1540: Today, de Soto arrives at the MOBILE Indian village of Mabila, in present day Clark County, Alabama. When in the village, Tascaluca disappears into a building. The MOBILE Indians, under Chief Tuscaloosa (Tascaluca), attack de Soto’s invading army. In the bloody conflict, as many as 3,000 Indians will be killed by the armored Spaniards. Approximately 20 Spaniards would be killed, and 150 wounded, including de Soto, according to their chroniclers.
1683: According to some sources, representatives of Pennsylvania will purchase several sections of land from the DELAWARE (LENAPE) Indians today.
1818: CHICKASAW treaty: Andrew Jackson and Isaac Shelby will represent American interests. The CHICKASAWs will cede their claims to lands in Tennessee. (7 stat.192)
1836: Today, Lt.Col.John Lane, with 690 CREEK warriors, and 90 soldiers, reach Fort Drane northwest of present day Ocala, Florida. They are there to fight the SEMINOLEs.
1539: Led by Juan de Ayasco, 30 cavalrymen leave de Soto’s winter quarters in Apalachee, Florida. They will proceed to Tampa to escort the remainder of de Soto’s army to his winter quarters. Enroute, the Spaniards will have many battles with the local natives.
1774: Today, Georgia Governor James Wright signs a treaty with the CREEK Indians in Savannah. They agree to reestablish trade, which the CREEKs want. The CREEKs agree to give up some land along the Ocmulgee and Oconee Rivers, and to execute 2 CREEK warriors accused of killing some settlers. Some sources say this treaty was signed on October 2nd.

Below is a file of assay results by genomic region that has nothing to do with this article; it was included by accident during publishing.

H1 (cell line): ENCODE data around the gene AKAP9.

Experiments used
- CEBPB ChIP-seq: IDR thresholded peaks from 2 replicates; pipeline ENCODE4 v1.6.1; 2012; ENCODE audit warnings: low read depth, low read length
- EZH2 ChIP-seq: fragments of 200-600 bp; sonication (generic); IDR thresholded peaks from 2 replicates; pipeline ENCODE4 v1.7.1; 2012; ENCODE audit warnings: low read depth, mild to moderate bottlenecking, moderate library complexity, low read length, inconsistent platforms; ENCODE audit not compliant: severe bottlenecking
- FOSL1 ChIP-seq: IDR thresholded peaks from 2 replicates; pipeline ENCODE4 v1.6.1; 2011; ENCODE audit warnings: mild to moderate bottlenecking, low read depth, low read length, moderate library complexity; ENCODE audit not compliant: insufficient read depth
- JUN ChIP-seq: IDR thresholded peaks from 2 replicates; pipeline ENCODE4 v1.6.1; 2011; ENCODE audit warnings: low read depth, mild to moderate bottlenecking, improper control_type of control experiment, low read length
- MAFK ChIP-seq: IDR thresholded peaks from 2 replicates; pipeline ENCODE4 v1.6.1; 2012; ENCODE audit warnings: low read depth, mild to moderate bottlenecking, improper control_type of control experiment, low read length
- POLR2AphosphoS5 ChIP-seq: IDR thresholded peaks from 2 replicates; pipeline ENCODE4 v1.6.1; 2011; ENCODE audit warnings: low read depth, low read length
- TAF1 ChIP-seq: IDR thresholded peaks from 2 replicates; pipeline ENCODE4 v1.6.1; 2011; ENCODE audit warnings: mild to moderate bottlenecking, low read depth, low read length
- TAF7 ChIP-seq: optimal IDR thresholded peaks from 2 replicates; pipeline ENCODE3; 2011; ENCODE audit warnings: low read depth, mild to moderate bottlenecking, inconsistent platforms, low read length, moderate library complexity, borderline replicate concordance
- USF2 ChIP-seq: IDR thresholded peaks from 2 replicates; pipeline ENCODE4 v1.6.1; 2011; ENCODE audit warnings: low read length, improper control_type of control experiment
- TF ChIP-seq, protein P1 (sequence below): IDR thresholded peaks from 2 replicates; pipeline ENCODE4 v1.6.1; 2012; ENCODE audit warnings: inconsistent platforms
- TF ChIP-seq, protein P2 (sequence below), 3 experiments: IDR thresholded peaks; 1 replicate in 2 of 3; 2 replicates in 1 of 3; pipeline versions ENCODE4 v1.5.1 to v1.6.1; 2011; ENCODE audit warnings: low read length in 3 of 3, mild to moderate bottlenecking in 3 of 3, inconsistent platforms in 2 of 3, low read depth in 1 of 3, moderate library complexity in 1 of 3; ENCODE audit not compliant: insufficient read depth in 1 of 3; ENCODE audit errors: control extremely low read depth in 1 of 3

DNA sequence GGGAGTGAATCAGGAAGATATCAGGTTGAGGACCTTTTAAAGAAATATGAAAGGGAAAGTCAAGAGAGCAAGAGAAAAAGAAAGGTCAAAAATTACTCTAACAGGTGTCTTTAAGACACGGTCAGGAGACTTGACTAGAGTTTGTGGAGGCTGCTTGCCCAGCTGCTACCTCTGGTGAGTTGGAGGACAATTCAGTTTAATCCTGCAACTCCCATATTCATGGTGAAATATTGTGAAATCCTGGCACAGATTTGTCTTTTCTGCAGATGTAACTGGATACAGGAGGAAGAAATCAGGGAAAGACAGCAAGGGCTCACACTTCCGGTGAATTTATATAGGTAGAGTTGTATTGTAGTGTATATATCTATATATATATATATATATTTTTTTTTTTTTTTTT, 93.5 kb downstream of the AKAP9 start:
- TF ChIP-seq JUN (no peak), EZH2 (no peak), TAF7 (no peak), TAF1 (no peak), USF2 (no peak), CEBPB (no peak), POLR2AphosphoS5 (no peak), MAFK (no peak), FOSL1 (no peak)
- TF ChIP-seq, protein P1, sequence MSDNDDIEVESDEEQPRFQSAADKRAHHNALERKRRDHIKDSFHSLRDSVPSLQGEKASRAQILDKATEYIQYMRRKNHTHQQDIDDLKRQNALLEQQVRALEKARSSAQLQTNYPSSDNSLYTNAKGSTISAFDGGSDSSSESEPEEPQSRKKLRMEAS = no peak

1763: Pontiac ends the siege of Detroit.
1769: The Spanish arrive in San Francisco Bay.
1784: Richard Butler, Arthur Lee, and Oliver Walcott, representing the United States, and 12 IROQUOIS Indians sign a treaty today ceding much of their lands in New York, Pennsylvania, and west of the Ohio River, and reestablishing peace after the Revolutionary War. The treaty signed at Fort Stanwix, near modern Rome, New York, will be repudiated by most of the IROQUOIS.
1804: Lewis & Clark visit a SIOUX war party today.
1823: Today, according to CHEROKEE records, CREEK Chief William McIntosh, representing United States Indian commissioners, will attempt to bribe CHEROKEE leaders. For $12,000 McIntosh hopes that Chiefs John Ross and Charles Hicks, and Council Clerk Alexander McCoy will try to convince the CHEROKEEs to cede lands to the United States. The CHEROKEE leaders will refuse the offer with a show of indignation.
1826: The MIAMI sign a treaty. The Americans were represented by Lewis Cass, James Ray and John Tipton.
1785: U.S. representatives attempt to hold a treaty conference with the CREEK. Few Indians will attend the meeting.